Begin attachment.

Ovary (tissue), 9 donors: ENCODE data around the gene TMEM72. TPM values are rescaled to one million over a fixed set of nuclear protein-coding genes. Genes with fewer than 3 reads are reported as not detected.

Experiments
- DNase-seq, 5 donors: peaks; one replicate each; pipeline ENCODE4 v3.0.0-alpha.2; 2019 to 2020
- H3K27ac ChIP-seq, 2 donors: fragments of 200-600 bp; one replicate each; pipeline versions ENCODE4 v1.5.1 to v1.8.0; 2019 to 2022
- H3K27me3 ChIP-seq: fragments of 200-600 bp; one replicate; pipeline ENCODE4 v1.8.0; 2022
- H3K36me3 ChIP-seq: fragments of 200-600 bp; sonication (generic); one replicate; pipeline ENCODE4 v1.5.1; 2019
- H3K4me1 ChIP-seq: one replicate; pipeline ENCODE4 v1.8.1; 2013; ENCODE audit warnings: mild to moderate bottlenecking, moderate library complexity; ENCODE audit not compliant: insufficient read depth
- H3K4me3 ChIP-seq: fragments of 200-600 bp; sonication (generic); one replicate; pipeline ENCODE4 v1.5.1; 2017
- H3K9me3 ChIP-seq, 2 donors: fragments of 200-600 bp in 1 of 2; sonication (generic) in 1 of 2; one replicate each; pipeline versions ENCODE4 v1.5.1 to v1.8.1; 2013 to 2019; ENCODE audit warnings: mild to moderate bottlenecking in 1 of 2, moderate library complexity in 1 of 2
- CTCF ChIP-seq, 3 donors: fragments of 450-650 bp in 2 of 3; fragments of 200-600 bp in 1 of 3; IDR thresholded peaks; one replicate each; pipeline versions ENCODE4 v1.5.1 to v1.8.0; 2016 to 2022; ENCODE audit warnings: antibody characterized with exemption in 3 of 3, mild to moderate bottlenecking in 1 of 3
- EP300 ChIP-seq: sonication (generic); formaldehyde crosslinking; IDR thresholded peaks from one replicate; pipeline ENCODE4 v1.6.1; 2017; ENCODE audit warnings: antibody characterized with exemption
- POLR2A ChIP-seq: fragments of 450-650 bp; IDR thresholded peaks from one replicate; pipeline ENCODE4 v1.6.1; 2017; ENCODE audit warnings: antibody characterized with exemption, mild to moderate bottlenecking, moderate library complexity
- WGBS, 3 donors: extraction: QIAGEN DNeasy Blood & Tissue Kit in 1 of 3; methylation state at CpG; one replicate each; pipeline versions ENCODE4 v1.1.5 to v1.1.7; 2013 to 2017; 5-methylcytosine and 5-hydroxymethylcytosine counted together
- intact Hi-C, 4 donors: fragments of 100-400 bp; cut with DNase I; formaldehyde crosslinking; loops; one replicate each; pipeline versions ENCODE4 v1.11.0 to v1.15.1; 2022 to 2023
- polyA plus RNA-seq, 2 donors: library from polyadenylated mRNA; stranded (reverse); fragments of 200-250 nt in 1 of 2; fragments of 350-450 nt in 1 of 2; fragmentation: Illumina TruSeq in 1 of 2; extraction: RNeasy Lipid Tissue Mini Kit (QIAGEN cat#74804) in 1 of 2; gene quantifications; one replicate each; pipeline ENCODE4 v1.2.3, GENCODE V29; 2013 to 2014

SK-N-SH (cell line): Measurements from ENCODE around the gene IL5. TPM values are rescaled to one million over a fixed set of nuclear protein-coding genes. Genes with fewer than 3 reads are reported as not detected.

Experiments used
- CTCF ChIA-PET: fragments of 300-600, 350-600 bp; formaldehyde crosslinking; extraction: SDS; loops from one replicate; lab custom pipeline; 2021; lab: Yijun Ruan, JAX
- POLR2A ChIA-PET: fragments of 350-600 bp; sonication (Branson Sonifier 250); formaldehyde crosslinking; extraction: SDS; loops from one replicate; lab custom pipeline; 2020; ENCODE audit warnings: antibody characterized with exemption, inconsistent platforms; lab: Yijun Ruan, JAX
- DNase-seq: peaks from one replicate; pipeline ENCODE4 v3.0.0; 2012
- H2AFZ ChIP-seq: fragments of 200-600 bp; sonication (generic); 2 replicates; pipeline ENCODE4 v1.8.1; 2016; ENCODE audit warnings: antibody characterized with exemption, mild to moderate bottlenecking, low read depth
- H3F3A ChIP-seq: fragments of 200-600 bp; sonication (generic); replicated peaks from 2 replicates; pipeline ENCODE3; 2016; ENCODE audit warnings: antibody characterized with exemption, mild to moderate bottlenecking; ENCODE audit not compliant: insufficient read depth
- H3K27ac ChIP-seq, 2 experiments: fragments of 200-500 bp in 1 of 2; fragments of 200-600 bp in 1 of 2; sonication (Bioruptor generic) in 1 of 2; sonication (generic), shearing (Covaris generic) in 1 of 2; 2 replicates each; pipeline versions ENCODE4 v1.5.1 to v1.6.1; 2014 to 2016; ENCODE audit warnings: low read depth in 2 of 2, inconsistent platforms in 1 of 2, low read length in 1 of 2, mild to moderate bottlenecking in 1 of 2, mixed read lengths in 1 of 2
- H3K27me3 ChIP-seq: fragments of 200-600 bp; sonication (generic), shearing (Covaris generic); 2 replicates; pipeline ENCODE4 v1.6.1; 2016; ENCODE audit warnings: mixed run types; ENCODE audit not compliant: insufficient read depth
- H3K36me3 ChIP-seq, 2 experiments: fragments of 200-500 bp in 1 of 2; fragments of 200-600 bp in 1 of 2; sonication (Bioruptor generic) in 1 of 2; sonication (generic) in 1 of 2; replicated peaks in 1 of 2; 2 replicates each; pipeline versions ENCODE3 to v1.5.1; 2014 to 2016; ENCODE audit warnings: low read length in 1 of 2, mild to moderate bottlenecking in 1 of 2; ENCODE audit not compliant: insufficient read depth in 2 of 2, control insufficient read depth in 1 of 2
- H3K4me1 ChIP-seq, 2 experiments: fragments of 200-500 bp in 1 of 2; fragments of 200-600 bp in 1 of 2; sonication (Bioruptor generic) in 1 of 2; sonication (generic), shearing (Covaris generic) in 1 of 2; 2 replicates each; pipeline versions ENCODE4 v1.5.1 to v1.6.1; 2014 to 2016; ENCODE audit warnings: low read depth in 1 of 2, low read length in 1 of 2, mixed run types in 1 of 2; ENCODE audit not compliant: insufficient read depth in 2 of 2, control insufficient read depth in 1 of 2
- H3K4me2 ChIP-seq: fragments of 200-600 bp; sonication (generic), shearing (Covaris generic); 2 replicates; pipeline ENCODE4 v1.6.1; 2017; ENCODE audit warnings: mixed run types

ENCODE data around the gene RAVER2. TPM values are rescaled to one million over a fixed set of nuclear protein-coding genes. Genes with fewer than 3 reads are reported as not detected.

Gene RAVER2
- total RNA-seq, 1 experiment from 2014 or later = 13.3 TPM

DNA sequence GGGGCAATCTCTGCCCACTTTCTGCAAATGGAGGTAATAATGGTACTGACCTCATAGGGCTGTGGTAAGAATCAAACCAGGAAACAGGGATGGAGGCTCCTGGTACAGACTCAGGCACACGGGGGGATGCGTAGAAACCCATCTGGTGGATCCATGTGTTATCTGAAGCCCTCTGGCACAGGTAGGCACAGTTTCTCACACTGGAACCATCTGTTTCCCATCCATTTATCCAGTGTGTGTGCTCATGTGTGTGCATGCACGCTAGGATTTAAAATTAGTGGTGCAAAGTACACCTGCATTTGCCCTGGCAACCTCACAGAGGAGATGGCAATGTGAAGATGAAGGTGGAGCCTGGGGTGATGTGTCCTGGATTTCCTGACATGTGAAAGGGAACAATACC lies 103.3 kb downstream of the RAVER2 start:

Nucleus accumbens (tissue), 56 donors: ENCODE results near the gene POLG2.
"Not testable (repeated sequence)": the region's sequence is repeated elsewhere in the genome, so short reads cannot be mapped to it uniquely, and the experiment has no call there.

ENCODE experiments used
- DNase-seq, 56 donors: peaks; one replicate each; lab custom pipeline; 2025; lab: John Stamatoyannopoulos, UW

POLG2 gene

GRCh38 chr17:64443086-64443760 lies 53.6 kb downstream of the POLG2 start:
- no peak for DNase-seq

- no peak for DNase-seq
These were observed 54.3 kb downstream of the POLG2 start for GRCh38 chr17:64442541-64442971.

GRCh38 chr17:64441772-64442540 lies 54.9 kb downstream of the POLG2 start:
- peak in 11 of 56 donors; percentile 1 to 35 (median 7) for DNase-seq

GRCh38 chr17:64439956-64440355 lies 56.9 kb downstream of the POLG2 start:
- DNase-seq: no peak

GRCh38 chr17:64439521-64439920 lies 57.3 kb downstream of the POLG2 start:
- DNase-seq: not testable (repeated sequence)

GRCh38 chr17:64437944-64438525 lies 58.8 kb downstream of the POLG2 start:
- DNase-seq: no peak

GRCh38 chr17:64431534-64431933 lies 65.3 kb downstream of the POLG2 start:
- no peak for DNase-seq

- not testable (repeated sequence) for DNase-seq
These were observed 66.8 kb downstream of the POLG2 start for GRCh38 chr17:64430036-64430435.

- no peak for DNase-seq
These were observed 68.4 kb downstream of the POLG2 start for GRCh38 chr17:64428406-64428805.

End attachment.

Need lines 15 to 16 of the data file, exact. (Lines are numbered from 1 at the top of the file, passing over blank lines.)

- polyA plus RNA-seq, 2 donors: library from polyadenylated mRNA; stranded (reverse); fragments of 200-250 nt in 1 of 2; fragments of 350-450 nt in 1 of 2; fragmentation: Illumina TruSeq in 1 of 2; extraction: RNeasy Lipid Tissue Mini Kit (QIAGEN cat#74804) in 1 of 2; gene quantifications; one replicate each; pipeline ENCODE4 v1.2.3, GENCODE V29; 2013 to 2014

SK-N-SH (cell line): Measurements from ENCODE around the gene IL5. TPM values are rescaled to one million over a fixed set of nuclear protein-coding genes. Genes with fewer than 3 reads are reported as not detected.